Johnny Bohmer is no stranger to making the cars go quick. One of his latest exploits was making a Lamborghini Aventador SV go quick, or 205 mph, which he says is the fastest-ever recorded for the Superveloce.
This particular SV makes 750 horsepower and 508 lb-ft of torque from its 6.5-liter V12, pumping all that power through a seven-speed automatic gearbox and weighing around 4,085 pounds.
The SV’s top speed on paper is 217 mph, though the actual top speed can vary based on conditions. Indeed, Bohmer got a different Aventador up to 208 mph last year.
Going quick wasn’t necessarily Lamborghini’s goal with the Aventador, since it was designed for a (Lamborghini-sized) mass market, with over 7,000 made by late last year, selling at around $400,000 a car. The Koenigsegg Agera RS (25 made), Bugatti Veyron (450 made), and McLaren F1 (106 made) are all faster. But the Aventador, by contrast, was meant to be the successor to the Murciélago (over 4,000 produced), itself the successor to the Diablo (over 2,000 produced). The Aventador, in other words, is Lambo’s flagship and basically mass produced by supercar standards.
Also, I mean, just look at the center console, filled with knobs and buttons that suggest that Lamborghini’s primary aim may not have been streamlining.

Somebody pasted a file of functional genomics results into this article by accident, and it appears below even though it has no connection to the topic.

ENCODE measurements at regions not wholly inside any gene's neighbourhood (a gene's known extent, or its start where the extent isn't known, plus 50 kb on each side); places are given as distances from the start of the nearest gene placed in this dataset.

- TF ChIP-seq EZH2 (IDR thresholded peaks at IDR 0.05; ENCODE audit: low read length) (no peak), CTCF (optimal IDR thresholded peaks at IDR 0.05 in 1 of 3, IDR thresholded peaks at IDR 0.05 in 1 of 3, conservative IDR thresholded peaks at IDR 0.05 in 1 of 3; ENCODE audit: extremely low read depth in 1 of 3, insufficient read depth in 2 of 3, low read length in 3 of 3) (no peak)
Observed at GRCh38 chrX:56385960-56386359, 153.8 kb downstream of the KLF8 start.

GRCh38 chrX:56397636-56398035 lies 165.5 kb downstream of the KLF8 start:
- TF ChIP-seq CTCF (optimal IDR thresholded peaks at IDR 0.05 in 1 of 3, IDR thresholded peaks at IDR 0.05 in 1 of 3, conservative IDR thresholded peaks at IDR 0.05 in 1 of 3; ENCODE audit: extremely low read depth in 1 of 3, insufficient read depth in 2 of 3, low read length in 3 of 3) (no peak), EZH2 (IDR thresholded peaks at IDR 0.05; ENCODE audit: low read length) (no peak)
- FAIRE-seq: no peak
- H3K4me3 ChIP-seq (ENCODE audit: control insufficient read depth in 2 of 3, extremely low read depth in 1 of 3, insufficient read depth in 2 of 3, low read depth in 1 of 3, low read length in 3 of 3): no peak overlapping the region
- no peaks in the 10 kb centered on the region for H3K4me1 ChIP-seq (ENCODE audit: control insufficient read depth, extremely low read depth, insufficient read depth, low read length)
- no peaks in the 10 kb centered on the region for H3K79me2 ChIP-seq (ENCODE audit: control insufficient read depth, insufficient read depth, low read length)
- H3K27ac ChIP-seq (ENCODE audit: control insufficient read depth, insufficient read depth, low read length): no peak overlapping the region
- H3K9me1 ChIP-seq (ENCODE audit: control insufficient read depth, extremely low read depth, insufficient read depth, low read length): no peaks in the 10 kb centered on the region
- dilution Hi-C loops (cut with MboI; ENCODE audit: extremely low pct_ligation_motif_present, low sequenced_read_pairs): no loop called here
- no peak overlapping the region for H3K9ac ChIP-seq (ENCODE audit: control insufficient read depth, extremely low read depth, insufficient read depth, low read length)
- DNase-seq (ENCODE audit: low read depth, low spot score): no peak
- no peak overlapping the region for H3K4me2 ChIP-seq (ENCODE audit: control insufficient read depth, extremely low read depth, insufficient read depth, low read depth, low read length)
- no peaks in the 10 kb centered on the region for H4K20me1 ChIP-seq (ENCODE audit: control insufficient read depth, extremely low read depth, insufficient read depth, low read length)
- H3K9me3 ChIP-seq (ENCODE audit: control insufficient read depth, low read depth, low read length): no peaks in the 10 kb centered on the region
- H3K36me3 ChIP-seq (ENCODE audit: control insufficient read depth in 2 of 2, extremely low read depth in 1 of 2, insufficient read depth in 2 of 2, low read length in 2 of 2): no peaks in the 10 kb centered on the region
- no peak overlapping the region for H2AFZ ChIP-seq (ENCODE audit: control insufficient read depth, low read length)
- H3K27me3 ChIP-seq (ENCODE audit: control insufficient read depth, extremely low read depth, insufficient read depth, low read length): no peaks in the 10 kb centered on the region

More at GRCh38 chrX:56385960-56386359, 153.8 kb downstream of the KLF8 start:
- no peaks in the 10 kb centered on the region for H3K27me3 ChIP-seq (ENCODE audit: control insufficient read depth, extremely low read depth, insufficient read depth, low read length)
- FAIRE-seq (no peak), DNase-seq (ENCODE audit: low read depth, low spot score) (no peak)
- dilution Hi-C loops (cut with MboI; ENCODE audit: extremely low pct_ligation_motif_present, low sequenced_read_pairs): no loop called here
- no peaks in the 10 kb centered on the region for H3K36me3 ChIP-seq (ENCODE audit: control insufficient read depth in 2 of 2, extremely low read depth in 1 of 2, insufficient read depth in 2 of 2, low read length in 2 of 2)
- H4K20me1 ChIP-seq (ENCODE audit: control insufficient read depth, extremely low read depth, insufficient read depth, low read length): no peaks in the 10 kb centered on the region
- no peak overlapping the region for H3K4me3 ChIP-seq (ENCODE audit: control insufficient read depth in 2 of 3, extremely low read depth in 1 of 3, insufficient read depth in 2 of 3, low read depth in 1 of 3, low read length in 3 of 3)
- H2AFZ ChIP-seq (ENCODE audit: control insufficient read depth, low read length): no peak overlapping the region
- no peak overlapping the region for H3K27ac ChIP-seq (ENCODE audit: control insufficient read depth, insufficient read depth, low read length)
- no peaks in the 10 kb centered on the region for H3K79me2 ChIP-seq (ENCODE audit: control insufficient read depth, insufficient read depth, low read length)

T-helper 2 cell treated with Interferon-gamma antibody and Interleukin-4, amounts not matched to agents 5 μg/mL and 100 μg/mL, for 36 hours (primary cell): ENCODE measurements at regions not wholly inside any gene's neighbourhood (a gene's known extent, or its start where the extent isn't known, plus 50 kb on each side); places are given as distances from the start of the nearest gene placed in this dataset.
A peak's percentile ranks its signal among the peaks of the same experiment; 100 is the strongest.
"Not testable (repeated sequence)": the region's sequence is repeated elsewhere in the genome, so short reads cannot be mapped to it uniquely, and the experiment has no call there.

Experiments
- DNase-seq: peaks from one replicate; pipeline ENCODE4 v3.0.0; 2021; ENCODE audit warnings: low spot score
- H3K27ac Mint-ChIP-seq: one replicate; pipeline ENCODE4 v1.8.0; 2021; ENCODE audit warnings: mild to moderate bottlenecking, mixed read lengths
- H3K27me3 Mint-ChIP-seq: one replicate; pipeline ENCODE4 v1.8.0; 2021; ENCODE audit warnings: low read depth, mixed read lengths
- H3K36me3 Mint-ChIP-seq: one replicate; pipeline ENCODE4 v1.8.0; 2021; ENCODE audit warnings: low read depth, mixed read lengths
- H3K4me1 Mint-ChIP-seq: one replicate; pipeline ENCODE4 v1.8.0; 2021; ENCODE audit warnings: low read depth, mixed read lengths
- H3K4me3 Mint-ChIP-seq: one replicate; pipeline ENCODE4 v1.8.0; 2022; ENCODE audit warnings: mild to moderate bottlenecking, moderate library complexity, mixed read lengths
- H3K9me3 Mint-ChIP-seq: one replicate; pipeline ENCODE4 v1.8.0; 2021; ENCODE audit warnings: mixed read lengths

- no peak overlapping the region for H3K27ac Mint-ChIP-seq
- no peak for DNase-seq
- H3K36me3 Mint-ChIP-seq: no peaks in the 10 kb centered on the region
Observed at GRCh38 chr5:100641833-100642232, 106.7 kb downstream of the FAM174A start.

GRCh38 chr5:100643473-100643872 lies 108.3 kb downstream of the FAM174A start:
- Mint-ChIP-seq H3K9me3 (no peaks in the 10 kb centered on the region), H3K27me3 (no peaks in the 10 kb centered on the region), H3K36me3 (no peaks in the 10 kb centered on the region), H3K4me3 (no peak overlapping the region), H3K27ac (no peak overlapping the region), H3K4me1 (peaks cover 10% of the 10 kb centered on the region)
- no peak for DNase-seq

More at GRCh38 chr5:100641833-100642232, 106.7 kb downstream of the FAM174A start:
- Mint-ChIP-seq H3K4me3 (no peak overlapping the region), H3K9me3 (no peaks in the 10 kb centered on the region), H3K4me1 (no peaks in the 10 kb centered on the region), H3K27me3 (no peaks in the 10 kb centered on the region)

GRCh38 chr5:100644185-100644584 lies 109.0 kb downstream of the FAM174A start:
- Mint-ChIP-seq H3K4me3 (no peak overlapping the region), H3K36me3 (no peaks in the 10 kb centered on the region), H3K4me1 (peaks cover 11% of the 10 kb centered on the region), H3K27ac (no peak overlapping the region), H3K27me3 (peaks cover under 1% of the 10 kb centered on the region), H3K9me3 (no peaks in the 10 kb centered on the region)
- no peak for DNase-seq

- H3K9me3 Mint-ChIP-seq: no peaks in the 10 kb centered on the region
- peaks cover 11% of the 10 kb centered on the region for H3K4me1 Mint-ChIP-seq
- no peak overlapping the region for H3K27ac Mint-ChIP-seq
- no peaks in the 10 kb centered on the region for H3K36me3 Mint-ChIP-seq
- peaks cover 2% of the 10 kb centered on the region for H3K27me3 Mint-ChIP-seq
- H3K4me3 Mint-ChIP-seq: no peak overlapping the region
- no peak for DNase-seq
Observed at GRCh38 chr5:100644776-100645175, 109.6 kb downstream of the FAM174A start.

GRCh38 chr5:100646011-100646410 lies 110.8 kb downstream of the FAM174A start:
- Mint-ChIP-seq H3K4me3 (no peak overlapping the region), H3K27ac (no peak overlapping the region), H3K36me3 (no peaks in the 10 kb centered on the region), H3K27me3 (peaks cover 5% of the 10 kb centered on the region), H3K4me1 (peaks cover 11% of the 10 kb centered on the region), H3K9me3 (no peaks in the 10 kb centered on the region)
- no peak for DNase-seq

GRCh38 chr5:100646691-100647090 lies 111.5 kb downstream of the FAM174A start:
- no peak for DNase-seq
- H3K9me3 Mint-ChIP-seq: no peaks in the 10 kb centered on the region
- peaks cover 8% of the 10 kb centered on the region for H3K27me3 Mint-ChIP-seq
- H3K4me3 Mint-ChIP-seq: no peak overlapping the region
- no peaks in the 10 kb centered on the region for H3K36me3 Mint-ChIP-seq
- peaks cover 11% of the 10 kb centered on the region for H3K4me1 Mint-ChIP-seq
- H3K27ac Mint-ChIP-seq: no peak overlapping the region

The car is really made for driving 5 mph in a Monaco traffic jam, though it is blessed with the handling of a supercar while being comfortable to ride in, with an interior that doesn’t feel cheap or stripped down to save weight.
All of which is not to say that, by any real standards, the Aventador isn’t frighteningly quick. The last time I was in one was at a track in New Jersey, where the driver pushed it to maybe six-tenths, the car reaching 150 mph or so on the straightaway. Around the corners was arguably more impressive. There are some cars that, even at low speeds, feel like death traps, while there are other cars like the Aventador that feel the opposite, and ooze confidence. You keep pushing it on the corners, and it remains absolutely, convincingly planted, giving you the feeling that you could ask the car to do almost anything and it would be there, answering the bell.